Miami ICE and I-9 Audit Defense Attorneys
Miami ICE and I-9 Audit Defense Team Lead
Former Deputy Chief, Appellate Division
Immigration fraud and the employment of illegal workers are one of the most fought issues by the federal government. The group of people at the center of such fights are employers, and an ‘ordinary’ I-9 compliance problem may quickly develop into a big issue with damaging consequences. For companies facing ICE audits in Miami, Florida, qualified legal representation is critical to help them avoid trouble from federal authorities.
There are several compliance obligations under the federal Immigration Reform and Control Act (IRCA) that all employers in Miami and nationwide should abide by. These obligations govern how employers should assess their prospective and current employees, and non-adherence can lead to trouble with the federal authorities. Companies found to be employing unauthorized workers or those not allowed to work in the United States can face substantial penalties. In some cases, for instance, if found to be committing these acts intentionally, the company owners and executives can be criminally prosecuted by the U.S. Department of Justice.
If you’re an employer, you need to be prepared for anything that may happen. Immigration and Customs Enforcement (ICE) may knock on your door at any time to notify you about a potential investigation. You can as well receive a Notice of Inspection (NOI) informing you about suspected non-compliance. In these situations, you need to understand what will follow, and the responsive measures you can take to avoid undesirable consequences.
If you’re facing an ICE audit or investigation, let Oberheiden P.C. fight and defend you to ensure you achieve a desirable outcome. Whether you’re located locally in Miami, regionally, or nationwide, we have a team of experienced lawyers and former federal agents who can represent you. These former federal agents have worked in agencies such as the Federal Bureau of Investigation (FBI), and they act as consultants to provide guidance where necessary. The combined knowledge of our Miami ICE and I-9 audit defense attorneys and consultants can go a long way toward making sure we develop the right strategies to handle your case.
Four Things About ICE and I-9 Audits that All Employers Need to Know
ICE and I-9 audits are two things you shouldn’t ignore or underestimate as an employer in Miami or nationwide. You should strive to understand the problems that lead to these investigations and their penalties. After understanding these issues, handle them proactively by ensuring you’re compliant with I-9 and immigration law obligations. You should also ensure proper documentation of your compliance program as well as ongoing compliance efforts for easy demonstration when ICE investigators show up at your work facilities.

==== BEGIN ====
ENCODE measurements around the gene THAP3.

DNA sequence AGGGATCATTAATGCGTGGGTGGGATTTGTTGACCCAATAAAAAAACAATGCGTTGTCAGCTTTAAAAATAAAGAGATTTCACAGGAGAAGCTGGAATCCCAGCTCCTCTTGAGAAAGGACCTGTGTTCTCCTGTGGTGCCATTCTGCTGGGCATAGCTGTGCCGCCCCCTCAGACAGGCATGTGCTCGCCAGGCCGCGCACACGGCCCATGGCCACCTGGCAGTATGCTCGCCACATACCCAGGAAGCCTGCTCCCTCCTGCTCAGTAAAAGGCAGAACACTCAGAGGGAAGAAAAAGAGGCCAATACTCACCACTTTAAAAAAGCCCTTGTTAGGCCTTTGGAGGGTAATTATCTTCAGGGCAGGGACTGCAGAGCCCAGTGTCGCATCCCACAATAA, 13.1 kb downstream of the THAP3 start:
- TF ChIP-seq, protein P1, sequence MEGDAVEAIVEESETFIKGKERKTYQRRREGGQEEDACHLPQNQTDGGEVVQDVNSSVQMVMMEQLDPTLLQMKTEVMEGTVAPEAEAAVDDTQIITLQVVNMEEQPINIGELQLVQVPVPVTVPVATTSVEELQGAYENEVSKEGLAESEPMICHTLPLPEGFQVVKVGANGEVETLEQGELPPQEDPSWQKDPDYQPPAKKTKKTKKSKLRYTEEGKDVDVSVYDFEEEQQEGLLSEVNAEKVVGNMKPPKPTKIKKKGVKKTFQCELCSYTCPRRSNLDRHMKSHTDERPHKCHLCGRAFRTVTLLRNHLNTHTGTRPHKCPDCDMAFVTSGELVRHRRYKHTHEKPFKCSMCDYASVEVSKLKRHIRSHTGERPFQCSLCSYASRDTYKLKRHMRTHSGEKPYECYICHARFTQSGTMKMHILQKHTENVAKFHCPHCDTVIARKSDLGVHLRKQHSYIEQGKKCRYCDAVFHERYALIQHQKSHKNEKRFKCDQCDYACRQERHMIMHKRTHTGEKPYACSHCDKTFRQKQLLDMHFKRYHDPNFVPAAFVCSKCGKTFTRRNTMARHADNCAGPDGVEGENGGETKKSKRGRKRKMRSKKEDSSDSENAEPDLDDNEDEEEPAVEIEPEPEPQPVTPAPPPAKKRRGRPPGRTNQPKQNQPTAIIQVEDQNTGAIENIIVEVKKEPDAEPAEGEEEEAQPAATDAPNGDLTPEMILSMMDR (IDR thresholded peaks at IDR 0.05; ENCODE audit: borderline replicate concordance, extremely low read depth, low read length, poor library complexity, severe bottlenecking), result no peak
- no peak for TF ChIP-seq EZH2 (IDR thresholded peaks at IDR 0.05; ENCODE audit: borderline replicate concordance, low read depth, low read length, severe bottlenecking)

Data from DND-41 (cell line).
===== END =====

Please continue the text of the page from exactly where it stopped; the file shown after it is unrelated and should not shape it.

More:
Our Miami ICE and I-9 audit defense lawyers and consultants have handled many I-9 and ICE audits in the past, and they recommend the following things that all employers should keep in mind when facing these investigations:
1. I-9 Rules and Regulations for U.S. Employers
There are various I-9 rules and regulations that all U.S. employers should comply with under the IRCA. Any company that hires workers is required to verify the identities of everyone it employs and whether they’re eligible to work legally. To conduct this process, the IRCA requires employers to prepare, collect, and store 1-9 forms, which are also known as Employment Eligibility Verification Forms.
These forms have separate areas that both the job candidate and employer should complete. Apart from checking the information provided by the potential employee on the I-9 form, an employer should also request identity documents and review them, as well as ascertain whether the worker is eligible to work in the United States. He/she should make sure the documents provided are genuine and they correspond to the information filled out on the I-9 form. Employers who don’t follow these obligations risk penalties for employing illegal workers, and if potential employees don’t include the correct information, their employers can be penalized too.
After they have collected the completed I-9 forms, employers should retain them for a specified period: three years from the hiring date or a year after an employee has left the job, whichever is longer. When ICE launches an audit and you don’t have the necessary I-9 forms to show compliance, the agents may be forced to investigate further.
2. What Employers Should Expect in the Course of An ICE or I-9 Audit
If the ICE wants to audit your company, they’ll first send a Notice of Inspection. However, note that not all audits start with notices, some begin as unexpected raids (it’s a real possibility). If you’re lucky to receive an NOI, the ICE gives you three business days to respond with the I-9 forms of your former and current employees. This agency may also require you to attach the documents you requested from the workers to ascertain they were eligible to work lawfully in the country.